Before a team meeting at the opening of training camp last season, 15-year veteran Lawyer Milloy walked over to rookie free safety Earl Thomas and welcomed him to the NFL.
That was typical of Milloy, who believed it was his mission to make Thomas feel wanted, while at the same time making sure the Seahawks’ prized first-round pick didn’t feel as if he’d already made it in the NFL.
Milloy had a way of making young players feel comfortable and anxious at the same time. He made them understand that playing in the league was not their birthright. Playing time, no matter how high their draft status, had to be earned.
Milloy was both a disciplinarian and a good friend. Drill sergeant tough and guidance counselor compassionate.
And the doors to the Lawyer Milloy Center for the Study of Professional Football always were open.
“First time I met him, he asked me my name,” Thomas said. “I have to be honest, I didn’t know who he was.”
Later that day, after admitting to himself that there were gaps in his knowledge of NFL history, Thomas did his research.
“It was crazy, once I did my research, to see what a great player he was and how much he had accomplished in the game,” said Thomas, a first-round pick in 2010. “I mean, he was a great player. He is a future Hall of Famer. But here he was that first day, just being a humble guy, taking time out for little old me. He didn’t have to do that, but I really appreciated it.”
Milloy is an unsigned free agent. He is not on the Seahawks’ roster, and his No. 36 jersey has been given to another player. These first few post-lockout days have felt like something from “The Twilight Zone.” The makeup of the Seahawks has changed quickly and dramatically. It’s like a cyclone hit the Virginia Mason Athletic Center. You truly can’t tell the players without a scorecard.
And while the Hawks definitely had to get younger, there is a danger in getting too young, too quickly. Even rebuilding teams need veteran leaders. Rookies need role models. Young players need wise men alongside them.
But in this second year of the reign of coach Pete Carroll, the Seahawks are significantly younger than they were last season.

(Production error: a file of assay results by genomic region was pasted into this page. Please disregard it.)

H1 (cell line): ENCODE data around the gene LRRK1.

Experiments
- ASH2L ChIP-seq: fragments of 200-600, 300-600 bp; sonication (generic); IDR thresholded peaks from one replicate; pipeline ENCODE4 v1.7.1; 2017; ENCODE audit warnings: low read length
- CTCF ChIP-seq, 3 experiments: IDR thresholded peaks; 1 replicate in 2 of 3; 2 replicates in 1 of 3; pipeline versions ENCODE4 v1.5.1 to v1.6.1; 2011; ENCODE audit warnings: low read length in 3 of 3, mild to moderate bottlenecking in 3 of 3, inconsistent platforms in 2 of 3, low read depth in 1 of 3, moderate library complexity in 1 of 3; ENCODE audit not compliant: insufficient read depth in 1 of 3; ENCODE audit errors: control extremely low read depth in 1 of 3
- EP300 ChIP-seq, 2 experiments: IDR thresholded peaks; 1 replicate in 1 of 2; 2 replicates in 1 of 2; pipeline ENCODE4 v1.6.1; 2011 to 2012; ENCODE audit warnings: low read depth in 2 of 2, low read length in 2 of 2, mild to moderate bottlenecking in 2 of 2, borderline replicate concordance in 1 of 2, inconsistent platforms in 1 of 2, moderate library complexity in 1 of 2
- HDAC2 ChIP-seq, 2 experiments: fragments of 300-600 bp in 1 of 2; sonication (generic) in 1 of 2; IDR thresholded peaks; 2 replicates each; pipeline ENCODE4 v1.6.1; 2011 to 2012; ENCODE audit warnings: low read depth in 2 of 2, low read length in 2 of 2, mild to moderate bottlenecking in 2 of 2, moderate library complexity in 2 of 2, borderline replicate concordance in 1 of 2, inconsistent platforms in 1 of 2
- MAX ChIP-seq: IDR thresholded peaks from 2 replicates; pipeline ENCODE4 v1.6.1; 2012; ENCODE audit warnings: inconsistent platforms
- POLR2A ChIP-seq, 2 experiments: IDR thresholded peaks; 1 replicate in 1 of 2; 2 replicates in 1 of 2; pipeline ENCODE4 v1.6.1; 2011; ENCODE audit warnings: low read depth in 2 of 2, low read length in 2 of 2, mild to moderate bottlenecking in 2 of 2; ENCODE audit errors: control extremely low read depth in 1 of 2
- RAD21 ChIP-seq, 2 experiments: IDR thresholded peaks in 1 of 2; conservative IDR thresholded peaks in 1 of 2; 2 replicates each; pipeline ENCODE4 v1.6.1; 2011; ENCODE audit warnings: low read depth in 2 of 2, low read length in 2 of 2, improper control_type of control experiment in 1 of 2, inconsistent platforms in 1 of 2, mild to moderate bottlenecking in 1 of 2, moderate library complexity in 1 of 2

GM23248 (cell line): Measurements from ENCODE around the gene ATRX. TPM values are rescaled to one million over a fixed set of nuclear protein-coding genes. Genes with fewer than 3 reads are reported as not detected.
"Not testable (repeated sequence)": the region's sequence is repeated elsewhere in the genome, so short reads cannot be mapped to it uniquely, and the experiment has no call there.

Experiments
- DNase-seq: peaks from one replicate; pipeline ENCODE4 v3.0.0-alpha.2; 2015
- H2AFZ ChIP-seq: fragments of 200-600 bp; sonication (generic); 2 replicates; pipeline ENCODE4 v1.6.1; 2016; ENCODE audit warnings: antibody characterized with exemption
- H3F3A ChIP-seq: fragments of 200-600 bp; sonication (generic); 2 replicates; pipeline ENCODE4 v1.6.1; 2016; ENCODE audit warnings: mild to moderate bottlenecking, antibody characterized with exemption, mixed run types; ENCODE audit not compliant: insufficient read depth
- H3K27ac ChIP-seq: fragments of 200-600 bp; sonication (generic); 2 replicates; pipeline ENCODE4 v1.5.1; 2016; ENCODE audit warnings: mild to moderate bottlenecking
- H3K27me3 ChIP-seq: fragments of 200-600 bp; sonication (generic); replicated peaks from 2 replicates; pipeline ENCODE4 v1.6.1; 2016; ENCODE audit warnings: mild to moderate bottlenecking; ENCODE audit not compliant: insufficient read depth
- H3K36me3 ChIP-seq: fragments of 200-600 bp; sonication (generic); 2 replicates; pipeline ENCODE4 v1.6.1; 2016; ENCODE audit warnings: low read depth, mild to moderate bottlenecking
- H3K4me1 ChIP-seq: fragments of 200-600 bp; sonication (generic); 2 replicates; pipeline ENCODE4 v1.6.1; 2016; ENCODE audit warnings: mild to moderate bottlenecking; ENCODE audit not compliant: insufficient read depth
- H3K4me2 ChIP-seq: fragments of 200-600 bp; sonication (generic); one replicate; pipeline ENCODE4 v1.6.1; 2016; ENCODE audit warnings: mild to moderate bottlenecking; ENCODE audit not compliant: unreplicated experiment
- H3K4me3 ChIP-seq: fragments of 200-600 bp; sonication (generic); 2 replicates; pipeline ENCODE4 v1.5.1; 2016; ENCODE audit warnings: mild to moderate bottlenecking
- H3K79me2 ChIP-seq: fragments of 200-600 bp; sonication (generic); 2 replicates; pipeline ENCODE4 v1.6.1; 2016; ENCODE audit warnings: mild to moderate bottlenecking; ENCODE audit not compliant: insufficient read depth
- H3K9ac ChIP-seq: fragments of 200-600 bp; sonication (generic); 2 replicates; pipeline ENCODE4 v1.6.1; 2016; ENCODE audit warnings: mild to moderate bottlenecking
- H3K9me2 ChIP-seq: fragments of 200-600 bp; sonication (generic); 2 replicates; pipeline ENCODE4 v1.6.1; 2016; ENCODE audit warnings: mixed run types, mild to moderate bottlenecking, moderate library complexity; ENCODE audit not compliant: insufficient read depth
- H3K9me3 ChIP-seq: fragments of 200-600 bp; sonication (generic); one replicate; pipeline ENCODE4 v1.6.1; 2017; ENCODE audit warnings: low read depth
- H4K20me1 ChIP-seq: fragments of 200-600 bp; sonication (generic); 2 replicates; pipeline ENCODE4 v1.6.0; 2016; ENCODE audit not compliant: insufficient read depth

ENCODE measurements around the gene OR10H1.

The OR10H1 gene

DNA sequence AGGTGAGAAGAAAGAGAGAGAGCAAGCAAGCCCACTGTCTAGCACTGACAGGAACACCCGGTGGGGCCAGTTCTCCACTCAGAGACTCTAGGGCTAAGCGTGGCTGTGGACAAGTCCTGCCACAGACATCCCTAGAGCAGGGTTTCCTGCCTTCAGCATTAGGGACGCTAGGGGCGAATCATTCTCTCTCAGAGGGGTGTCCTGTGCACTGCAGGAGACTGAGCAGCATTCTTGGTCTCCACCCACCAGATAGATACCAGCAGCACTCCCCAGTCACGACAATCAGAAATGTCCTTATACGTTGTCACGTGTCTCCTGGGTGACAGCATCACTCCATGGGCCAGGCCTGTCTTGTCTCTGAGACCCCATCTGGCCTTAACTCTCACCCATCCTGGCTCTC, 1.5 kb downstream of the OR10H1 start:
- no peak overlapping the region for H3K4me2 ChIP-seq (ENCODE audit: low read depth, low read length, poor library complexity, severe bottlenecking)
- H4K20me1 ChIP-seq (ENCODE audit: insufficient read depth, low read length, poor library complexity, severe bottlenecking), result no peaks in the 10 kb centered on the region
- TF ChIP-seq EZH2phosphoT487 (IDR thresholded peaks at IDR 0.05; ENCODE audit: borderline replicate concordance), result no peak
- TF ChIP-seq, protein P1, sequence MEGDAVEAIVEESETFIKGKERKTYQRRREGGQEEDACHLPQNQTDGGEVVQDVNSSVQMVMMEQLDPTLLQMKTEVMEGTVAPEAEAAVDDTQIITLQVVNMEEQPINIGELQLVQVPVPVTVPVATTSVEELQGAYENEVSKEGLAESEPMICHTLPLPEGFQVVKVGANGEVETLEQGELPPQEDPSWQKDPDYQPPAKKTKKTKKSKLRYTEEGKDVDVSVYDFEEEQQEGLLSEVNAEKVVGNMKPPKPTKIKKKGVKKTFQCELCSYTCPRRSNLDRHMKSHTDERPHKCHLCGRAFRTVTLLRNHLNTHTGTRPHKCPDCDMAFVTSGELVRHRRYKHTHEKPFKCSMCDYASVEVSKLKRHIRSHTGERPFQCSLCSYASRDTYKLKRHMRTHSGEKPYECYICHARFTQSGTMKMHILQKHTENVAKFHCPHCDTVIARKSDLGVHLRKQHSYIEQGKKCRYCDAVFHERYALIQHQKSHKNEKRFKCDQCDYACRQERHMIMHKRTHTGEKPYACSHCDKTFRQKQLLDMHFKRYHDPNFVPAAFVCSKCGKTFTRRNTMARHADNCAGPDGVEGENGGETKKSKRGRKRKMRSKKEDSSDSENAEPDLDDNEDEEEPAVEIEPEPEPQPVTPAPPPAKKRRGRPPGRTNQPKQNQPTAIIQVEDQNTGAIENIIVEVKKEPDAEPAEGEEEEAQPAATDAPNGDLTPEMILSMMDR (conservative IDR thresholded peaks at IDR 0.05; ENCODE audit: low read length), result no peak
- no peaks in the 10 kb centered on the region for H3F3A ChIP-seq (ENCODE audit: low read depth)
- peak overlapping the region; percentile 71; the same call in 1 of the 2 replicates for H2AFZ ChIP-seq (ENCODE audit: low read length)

Quarterback Matt Hasselbeck, the team’s offensive leader for a decade, has gone to Tennessee. Strong safety Milloy, who was at the center of the development of both Thomas and Kam Chancellor, apparently isn’t returning.
“Without Lawyer we don’t really have that older guy to really guide you like we had last year,” said Chancellor, who is Milloy’s heir apparent. “Lawyer brought that intensity to the field. And every time I had a question, he answered it for me. He taught me the steps.
“It was good having Lawyer around because he’s like a legend, man. He was one of those faces that was feared. It’s kind of hard to believe he went that many years, the way he hit. I feel blessed to have been behind a guy like that. Big shoes to fill. I’m ready.”
Chancellor said Milloy emphasized to him the importance of film study and learning his assignments. He said Milloy taught him how to be a leader, how to take control of the players in the secondary. He demanded that Chancellor bring intensity to every practice.
“He showed the young guys the way,” Chancellor said.
Milloy will be missed. Time will tell just how much.
“Coming in, I heard that the veterans don’t help the rookies,” Chancellor said. “It was kind of scary when I first came in because you’re always worried about being cut. But Lawyer and some of the other guys, they always said that’s not something you worry about. They said, ‘If you just come out and give your all every day, you won’t have anything to worry about.’ ”
Chancellor, a fifth-round pick in 2010, is one of the young Seahawks you should get to know.
Milloy was a one-man storm cell. Chancellor, 23, is his natural successor.
“He plays a lot like Lawyer,” Thomas said of Chancellor. “He doesn’t go out there and just run around. He knows how to play. Obviously, Lawyer has a lot more knowledge after 15 years in the game, but I don’t think we’re going to miss a beat. I see flashes from Kam all the time. He plays with a reckless abandon.”
And now the kids shall lead.
“It’s my time,” Chancellor said.